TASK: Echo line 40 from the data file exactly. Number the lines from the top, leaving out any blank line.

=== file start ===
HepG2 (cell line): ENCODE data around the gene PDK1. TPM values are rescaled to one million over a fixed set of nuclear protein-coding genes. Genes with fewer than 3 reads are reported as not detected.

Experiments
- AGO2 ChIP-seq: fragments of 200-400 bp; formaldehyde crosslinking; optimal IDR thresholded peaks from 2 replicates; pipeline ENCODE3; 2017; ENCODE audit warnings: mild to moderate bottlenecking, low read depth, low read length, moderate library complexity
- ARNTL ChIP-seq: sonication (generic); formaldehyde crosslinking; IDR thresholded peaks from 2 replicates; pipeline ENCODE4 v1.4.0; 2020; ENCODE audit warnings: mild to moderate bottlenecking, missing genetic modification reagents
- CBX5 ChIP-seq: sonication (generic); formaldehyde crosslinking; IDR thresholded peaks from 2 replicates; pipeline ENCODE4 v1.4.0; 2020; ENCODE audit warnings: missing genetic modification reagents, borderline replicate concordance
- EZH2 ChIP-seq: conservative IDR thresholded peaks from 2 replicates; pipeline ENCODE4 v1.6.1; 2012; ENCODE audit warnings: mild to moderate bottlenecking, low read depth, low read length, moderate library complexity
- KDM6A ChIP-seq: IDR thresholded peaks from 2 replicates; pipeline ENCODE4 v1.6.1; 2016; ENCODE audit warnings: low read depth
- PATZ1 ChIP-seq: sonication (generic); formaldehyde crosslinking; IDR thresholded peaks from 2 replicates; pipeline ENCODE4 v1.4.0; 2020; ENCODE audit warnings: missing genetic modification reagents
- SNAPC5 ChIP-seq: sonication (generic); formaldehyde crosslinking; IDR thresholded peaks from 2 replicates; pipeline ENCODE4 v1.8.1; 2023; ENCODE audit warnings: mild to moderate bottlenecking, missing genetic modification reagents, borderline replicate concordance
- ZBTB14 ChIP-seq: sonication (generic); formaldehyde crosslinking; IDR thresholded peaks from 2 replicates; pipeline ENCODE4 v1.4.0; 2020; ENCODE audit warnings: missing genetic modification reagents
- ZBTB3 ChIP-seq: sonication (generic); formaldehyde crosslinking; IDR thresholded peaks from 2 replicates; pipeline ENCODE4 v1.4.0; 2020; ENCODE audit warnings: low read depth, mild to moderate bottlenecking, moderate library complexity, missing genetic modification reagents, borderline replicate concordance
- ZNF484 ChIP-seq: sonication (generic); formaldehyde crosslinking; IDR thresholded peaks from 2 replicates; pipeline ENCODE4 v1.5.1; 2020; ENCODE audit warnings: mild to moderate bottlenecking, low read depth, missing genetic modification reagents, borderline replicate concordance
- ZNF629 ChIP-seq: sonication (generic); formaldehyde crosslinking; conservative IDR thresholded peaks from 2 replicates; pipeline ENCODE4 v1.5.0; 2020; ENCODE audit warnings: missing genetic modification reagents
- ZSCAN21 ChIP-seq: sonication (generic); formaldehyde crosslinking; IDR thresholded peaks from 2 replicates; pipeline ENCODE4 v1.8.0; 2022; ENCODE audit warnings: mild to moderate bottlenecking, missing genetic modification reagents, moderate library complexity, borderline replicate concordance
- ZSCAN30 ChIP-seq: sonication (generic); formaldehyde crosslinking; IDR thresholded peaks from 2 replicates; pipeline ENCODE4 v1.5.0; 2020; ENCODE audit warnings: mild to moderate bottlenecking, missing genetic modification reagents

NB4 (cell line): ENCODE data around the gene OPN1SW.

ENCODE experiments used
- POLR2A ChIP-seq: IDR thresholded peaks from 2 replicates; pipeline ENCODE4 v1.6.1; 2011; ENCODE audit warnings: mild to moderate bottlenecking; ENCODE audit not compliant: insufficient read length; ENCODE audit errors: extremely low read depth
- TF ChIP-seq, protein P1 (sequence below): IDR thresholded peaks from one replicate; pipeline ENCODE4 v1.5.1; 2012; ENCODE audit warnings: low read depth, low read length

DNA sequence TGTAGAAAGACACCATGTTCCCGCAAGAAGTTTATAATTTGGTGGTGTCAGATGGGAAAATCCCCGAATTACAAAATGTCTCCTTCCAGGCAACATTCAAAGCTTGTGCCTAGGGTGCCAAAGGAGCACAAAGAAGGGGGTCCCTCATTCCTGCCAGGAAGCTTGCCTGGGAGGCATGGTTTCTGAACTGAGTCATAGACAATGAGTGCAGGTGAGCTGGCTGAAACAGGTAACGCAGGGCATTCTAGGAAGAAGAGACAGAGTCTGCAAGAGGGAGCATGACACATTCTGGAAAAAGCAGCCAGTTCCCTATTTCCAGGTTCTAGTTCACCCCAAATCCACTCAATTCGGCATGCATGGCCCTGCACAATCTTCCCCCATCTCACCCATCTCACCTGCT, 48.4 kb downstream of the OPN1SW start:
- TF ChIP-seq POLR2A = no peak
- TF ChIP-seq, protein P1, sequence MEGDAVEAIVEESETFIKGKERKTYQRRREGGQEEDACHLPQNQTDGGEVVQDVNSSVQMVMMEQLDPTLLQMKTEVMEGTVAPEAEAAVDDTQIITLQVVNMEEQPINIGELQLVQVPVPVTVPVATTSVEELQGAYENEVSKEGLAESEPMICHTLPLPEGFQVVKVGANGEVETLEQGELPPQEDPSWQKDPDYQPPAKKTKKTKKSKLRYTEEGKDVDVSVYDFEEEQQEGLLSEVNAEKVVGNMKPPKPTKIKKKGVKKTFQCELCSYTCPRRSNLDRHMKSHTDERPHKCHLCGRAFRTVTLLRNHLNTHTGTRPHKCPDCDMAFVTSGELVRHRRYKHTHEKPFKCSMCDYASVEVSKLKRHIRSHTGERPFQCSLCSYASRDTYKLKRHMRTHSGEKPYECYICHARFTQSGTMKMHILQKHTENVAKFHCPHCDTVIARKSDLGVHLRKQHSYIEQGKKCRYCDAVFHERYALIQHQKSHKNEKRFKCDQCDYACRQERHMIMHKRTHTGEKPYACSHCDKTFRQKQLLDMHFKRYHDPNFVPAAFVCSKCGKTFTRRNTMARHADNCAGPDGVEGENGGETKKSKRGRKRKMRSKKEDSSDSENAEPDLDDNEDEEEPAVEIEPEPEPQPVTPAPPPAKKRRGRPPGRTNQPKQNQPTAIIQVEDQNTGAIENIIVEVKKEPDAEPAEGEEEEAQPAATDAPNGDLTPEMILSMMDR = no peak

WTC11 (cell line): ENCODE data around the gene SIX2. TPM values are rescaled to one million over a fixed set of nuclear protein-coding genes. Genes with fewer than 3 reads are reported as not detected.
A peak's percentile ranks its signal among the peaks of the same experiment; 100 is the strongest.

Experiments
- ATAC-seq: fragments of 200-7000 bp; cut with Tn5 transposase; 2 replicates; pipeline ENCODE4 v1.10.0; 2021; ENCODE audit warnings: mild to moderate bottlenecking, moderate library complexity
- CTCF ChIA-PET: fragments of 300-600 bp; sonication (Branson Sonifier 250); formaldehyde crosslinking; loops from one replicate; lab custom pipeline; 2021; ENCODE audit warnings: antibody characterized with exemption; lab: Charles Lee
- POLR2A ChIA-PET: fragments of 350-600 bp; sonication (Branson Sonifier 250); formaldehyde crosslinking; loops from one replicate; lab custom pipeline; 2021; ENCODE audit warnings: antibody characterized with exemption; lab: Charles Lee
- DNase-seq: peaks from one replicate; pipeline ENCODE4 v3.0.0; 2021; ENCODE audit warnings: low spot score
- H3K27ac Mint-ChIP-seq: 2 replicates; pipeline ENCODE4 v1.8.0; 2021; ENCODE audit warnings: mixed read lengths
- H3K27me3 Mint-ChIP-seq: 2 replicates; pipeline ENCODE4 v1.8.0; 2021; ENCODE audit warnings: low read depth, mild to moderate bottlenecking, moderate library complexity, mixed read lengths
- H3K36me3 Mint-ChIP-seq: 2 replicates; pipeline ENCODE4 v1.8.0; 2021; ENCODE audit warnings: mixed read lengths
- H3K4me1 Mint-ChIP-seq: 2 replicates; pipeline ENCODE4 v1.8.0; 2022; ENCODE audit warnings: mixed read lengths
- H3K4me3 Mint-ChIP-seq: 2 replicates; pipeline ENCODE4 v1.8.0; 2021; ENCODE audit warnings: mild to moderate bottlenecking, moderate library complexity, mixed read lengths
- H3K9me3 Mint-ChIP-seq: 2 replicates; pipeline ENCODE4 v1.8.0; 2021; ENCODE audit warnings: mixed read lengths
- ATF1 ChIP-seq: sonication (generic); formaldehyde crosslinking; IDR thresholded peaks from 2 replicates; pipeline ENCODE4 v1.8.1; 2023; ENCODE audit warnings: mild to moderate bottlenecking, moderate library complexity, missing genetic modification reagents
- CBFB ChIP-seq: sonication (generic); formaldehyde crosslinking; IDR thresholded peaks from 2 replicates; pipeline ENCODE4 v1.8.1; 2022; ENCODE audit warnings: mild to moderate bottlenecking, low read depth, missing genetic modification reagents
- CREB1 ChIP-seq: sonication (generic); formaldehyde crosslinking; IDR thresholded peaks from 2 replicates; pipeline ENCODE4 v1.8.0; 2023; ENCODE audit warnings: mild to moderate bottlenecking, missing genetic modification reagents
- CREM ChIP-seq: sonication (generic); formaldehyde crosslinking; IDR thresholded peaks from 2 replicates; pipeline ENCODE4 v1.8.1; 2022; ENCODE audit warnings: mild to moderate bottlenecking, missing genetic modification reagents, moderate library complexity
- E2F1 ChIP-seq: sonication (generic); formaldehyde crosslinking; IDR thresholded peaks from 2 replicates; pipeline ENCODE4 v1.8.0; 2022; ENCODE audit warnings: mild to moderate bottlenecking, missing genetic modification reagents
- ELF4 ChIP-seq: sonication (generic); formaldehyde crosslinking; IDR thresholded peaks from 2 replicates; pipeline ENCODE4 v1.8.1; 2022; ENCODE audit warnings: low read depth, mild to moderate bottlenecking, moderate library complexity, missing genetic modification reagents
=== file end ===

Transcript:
- E2F1 ChIP-seq: sonication (generic); formaldehyde crosslinking; IDR thresholded peaks from 2 replicates; pipeline ENCODE4 v1.8.0; 2022; ENCODE audit warnings: mild to moderate bottlenecking, missing genetic modification reagents